Monday, January 28th, 2008
Show and Tell: The Geodesic Sensor Net, Baby Edition
Thing-reader David Borland dropped us a note after seeing our brief mention of a Geodesic Sensor Net mentioned in Five Links for Looking, Volume 8.
David is a senior software engineer at Electrical Geodesics, Inc., the company that makes the sensor net. Photos of his son Zander are used here with his permission. Zander was six-months-old in the photos when he helped test a next generation version of the net.
Here is David’s description of the two devices pictured, with my clarifications in italics.
"The Geodesic Sensor Net is a system of electrodes that are placed on a subject’s head. The electrodes are connected to an amplifier and the electrical activity [brainwaves] on the scalp is measured. This system of electrodes is preferable to the more traditional methods of EEG because it requires no abrasion of the scalp and it is easy to place a large number of electrodes on the head quickly."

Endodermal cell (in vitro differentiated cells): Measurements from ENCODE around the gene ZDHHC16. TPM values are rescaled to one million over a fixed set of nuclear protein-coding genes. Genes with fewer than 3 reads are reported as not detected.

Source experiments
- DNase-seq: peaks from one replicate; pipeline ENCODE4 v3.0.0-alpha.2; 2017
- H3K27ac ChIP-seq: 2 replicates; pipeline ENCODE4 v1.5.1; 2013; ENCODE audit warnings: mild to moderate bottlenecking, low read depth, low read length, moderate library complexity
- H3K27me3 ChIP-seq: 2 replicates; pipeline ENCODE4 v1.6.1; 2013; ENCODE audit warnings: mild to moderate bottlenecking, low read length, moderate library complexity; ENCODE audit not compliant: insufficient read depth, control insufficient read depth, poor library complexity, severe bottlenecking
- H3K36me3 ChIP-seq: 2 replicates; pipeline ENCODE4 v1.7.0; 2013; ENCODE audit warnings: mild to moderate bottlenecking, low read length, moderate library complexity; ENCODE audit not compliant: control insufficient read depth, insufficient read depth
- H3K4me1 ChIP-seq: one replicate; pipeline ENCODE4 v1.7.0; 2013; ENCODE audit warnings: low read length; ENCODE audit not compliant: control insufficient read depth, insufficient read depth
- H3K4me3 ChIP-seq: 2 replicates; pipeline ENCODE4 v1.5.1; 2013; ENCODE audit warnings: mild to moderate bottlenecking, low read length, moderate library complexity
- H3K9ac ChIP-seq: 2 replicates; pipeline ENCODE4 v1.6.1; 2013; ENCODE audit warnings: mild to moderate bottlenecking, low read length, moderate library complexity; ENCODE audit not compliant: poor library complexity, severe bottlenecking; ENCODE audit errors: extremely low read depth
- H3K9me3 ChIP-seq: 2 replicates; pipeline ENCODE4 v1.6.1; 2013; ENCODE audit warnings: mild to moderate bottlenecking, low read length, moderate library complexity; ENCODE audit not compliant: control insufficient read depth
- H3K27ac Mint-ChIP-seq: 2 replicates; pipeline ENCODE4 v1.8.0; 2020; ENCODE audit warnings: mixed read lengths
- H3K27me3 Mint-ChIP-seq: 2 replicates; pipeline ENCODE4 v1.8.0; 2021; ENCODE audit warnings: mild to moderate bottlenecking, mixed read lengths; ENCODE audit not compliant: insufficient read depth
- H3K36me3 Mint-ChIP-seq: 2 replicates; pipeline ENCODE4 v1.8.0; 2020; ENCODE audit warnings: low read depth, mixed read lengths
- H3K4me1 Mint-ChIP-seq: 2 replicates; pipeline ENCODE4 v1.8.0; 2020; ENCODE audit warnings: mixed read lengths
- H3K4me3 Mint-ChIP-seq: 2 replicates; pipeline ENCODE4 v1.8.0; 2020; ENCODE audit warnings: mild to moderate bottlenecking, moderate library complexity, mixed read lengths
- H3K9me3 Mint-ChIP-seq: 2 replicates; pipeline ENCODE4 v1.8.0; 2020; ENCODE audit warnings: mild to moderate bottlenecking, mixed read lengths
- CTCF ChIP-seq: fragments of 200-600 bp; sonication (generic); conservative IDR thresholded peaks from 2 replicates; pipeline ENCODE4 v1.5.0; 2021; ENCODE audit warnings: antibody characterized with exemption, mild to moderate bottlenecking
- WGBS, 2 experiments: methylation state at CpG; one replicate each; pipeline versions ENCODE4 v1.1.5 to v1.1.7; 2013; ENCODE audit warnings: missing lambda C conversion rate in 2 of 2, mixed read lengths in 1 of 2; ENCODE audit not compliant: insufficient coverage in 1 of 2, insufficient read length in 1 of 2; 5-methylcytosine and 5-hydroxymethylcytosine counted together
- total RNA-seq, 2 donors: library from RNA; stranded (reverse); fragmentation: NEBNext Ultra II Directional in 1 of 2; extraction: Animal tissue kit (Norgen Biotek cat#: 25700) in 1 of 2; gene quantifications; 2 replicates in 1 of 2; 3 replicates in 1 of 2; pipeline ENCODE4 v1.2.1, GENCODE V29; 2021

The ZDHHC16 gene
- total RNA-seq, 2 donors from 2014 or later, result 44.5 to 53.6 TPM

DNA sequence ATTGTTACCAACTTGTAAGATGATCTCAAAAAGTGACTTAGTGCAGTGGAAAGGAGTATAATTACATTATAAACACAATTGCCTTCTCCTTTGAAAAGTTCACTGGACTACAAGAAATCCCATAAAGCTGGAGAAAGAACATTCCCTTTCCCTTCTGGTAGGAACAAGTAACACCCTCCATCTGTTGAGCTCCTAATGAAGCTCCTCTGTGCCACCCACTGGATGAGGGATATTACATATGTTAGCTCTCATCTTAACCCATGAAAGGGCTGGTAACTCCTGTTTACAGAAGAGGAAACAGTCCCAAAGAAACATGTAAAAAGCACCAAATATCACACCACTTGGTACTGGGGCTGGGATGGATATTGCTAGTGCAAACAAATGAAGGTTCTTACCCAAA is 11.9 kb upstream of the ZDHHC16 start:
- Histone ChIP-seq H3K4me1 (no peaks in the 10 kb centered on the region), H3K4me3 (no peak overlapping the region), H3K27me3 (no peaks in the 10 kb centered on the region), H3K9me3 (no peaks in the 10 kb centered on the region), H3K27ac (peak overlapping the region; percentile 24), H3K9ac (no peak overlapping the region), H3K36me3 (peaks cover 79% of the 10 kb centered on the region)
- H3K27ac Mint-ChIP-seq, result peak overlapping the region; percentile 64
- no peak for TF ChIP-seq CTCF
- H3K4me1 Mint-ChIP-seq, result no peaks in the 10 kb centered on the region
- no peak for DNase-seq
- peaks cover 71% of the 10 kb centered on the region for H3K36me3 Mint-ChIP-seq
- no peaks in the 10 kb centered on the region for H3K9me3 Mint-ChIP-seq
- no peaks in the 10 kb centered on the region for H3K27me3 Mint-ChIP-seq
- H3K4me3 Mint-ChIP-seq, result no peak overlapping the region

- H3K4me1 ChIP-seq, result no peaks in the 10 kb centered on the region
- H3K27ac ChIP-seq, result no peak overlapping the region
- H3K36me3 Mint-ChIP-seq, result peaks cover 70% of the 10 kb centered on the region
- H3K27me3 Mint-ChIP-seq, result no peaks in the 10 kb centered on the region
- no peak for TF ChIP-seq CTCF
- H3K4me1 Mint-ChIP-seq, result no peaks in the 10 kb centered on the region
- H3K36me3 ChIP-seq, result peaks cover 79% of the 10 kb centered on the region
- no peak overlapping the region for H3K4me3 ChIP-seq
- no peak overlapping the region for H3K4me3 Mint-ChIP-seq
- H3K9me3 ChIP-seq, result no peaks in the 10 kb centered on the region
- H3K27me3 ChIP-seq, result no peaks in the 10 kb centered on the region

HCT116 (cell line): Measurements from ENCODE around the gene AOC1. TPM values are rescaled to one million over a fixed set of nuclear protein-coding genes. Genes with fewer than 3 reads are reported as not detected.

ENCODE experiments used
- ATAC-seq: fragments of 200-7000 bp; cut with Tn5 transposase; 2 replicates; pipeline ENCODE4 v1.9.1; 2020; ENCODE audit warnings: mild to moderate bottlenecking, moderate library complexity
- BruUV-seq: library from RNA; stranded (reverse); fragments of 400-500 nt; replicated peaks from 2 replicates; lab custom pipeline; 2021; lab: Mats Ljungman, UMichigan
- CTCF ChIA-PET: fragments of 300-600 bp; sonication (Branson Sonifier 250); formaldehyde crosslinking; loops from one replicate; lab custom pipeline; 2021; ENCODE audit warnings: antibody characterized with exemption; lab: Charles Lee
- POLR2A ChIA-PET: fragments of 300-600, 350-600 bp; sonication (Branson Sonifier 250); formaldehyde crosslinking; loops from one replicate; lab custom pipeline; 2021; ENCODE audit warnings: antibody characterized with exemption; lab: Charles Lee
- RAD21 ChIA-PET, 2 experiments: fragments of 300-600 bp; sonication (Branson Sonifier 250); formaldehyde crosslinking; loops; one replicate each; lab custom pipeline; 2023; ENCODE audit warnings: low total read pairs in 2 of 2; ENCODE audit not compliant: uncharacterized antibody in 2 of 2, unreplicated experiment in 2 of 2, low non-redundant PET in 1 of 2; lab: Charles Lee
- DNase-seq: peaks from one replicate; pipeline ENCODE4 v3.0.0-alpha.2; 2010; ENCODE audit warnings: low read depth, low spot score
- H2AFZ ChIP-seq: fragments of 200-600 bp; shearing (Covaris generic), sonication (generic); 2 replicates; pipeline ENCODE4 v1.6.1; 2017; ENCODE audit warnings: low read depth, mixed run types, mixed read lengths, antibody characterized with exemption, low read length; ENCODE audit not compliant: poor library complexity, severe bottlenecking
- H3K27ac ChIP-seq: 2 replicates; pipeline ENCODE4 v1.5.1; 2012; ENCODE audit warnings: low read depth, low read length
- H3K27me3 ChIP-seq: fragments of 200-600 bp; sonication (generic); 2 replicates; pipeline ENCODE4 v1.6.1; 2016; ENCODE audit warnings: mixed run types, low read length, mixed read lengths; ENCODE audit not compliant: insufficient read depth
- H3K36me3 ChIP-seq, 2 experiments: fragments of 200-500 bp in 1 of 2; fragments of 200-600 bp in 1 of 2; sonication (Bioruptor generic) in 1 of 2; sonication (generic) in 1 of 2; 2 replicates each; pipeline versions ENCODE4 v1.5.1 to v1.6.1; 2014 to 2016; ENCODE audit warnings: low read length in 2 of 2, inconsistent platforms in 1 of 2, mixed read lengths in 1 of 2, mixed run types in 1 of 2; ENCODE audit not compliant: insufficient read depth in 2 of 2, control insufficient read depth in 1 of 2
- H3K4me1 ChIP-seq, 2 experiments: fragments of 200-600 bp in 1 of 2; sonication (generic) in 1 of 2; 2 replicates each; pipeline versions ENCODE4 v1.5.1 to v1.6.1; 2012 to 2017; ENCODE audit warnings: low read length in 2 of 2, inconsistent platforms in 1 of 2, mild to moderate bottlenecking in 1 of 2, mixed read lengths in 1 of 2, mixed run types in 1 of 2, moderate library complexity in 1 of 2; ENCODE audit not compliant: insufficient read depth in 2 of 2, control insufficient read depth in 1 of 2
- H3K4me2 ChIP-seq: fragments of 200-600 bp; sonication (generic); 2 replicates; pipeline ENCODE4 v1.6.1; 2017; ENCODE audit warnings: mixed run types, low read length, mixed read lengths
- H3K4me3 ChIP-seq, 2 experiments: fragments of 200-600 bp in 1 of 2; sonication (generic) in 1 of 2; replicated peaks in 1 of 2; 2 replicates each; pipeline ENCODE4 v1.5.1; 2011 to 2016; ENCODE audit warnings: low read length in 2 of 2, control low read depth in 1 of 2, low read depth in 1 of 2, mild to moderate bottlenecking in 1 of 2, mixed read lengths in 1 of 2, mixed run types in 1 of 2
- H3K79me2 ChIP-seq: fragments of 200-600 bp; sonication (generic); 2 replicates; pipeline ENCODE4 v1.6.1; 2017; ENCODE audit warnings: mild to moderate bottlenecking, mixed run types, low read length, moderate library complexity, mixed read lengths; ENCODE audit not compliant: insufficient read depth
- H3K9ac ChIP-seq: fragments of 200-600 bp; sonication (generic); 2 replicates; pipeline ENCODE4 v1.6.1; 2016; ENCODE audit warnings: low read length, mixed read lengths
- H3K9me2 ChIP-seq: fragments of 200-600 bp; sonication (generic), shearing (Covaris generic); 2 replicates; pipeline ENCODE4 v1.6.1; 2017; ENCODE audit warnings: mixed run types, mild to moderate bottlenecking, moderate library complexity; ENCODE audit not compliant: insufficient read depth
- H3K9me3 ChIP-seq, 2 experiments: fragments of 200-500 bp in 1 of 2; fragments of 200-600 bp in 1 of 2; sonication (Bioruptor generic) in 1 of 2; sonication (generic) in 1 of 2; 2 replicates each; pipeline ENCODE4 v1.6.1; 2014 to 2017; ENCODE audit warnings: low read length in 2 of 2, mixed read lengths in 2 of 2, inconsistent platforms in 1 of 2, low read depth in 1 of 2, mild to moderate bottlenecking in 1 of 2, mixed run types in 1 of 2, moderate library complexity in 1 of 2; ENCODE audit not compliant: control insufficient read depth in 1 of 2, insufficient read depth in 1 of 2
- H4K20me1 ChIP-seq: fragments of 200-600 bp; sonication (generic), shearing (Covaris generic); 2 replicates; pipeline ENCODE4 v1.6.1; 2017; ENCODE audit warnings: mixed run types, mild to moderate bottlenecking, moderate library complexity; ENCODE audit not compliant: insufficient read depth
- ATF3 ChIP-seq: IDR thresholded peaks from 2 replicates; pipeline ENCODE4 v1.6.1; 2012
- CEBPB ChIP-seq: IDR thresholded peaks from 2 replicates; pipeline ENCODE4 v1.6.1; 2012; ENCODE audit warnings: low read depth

"The Geodesic Photogrammetry System [the dodecahedron pictured above] is a system of 11 cameras. The subject sits in the center of the cameras and has 11 pictures taken simultaneously. The system can be used for either adults or children. The software is then used to locate all the sensors on the net in each image. This information from the 2D pictures is used to create a 3D model of the net. The 3D coordinates are then used in our software to display where the [electrical activity] comes from on a head, and to help localize where the sources of the [electrical activity] could have been generated in the brain."
My wife had old fashioned EEGs performed every six months from infancy until she was 12-years-old due to epilepsy. Her comment upon looking at these photos was, "This would have made things easier. I had long, thick curly hair. It took forever for them to place and remove electrodes and the goo they used to attach the electrodes did not wash out. The only good thing I got out of it was treats from Dairy Queen." So, score one for modern technology making life easier. Hopefully kids still get a trip to Dairy Queen even if the hospital ordeal isn’t as much of an ordeal anymore.